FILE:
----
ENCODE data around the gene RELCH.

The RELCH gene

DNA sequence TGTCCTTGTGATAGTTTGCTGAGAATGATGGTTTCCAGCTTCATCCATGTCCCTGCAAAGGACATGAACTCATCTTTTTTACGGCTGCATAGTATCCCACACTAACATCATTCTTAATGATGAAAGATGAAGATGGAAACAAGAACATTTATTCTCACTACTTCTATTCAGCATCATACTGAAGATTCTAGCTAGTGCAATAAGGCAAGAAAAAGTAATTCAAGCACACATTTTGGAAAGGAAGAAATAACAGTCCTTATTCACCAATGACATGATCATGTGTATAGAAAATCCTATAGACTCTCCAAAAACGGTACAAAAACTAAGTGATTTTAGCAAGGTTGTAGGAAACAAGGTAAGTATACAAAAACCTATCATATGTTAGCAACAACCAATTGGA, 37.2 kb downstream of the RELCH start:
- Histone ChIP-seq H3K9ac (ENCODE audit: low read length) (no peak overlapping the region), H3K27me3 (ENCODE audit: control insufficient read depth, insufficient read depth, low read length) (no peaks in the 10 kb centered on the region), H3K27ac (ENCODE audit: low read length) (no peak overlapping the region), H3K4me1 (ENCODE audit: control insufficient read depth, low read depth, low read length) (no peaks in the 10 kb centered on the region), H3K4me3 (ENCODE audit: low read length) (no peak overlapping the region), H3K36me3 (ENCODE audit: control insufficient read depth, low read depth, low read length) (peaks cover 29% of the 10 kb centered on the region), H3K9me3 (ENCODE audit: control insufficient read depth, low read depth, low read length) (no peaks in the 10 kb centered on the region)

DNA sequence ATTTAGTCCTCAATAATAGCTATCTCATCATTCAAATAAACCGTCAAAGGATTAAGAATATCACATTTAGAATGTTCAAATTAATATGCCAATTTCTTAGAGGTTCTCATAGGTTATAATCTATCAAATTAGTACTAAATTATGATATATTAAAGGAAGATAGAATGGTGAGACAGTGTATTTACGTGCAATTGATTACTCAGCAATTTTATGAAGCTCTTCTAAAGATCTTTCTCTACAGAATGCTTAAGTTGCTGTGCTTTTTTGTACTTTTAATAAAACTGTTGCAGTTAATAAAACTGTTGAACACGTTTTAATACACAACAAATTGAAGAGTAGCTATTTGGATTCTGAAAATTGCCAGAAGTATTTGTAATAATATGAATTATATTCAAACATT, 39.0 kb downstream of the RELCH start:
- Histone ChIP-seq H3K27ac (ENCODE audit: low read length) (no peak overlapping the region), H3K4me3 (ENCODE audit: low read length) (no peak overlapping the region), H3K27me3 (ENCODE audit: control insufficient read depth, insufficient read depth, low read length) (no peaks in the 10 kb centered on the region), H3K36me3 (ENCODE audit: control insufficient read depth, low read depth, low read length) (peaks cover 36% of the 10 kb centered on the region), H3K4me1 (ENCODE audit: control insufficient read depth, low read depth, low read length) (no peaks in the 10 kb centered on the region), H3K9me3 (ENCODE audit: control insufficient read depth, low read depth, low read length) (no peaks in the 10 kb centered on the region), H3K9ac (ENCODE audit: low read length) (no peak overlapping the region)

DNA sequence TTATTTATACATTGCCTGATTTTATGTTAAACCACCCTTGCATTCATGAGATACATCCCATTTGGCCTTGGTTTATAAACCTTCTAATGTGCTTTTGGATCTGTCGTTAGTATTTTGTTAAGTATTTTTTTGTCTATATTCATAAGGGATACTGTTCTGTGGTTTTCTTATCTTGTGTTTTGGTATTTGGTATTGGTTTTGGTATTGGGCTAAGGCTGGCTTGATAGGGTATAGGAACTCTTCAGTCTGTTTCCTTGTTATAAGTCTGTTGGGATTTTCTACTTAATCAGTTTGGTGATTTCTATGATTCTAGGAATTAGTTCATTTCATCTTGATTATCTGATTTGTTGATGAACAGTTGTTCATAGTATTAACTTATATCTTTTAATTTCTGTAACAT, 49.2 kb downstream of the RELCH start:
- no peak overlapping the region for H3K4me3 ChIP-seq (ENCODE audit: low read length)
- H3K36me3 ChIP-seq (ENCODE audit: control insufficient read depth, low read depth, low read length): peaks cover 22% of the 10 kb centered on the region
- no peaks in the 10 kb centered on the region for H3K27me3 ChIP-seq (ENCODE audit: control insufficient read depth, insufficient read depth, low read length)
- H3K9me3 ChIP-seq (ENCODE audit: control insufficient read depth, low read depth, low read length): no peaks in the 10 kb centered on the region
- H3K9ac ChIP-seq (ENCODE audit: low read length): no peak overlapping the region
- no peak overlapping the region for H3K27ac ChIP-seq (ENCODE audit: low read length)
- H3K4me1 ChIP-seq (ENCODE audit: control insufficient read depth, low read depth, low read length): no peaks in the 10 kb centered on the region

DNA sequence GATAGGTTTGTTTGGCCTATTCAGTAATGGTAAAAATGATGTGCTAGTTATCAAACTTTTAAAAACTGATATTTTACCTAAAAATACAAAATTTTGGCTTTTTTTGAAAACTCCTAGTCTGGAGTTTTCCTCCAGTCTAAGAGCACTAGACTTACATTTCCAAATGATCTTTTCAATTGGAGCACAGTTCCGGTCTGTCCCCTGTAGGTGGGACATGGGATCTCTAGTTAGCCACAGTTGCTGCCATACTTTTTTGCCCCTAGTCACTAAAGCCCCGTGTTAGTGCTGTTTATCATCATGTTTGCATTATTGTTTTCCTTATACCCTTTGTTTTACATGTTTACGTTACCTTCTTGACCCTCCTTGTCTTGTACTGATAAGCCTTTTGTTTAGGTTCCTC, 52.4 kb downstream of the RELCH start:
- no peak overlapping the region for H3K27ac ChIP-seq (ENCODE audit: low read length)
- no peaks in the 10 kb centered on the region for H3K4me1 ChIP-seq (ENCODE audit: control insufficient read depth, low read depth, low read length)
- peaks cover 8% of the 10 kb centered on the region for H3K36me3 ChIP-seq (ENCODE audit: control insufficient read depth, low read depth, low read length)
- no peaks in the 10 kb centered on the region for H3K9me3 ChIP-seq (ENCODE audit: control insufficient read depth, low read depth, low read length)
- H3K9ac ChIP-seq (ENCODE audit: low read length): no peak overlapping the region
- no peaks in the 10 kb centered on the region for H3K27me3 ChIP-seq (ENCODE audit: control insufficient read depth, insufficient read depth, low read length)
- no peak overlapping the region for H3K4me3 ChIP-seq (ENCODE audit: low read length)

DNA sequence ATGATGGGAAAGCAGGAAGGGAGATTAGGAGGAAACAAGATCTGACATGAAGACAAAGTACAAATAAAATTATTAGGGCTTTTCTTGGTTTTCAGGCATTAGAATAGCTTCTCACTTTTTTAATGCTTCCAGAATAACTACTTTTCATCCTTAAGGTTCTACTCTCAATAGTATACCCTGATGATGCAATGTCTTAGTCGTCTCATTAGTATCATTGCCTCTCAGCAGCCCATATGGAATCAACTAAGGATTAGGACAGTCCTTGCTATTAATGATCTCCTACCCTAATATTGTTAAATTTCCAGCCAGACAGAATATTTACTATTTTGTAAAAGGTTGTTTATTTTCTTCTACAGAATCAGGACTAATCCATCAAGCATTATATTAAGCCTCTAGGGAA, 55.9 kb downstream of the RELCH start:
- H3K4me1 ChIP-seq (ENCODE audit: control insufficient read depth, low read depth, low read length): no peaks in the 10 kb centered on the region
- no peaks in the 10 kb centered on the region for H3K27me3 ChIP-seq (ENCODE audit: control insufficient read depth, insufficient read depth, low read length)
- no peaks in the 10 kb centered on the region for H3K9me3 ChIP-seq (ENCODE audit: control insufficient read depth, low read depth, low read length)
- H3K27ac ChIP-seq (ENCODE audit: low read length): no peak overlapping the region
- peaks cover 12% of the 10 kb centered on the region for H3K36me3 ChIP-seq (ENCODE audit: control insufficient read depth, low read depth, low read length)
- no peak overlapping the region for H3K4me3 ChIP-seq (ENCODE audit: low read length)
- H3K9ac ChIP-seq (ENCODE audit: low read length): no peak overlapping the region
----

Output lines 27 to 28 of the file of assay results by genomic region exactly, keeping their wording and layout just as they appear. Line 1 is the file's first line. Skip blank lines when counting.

- H3K27ac ChIP-seq (ENCODE audit: low read length): no peak overlapping the region
- peaks cover 12% of the 10 kb centered on the region for H3K36me3 ChIP-seq (ENCODE audit: control insufficient read depth, low read depth, low read length)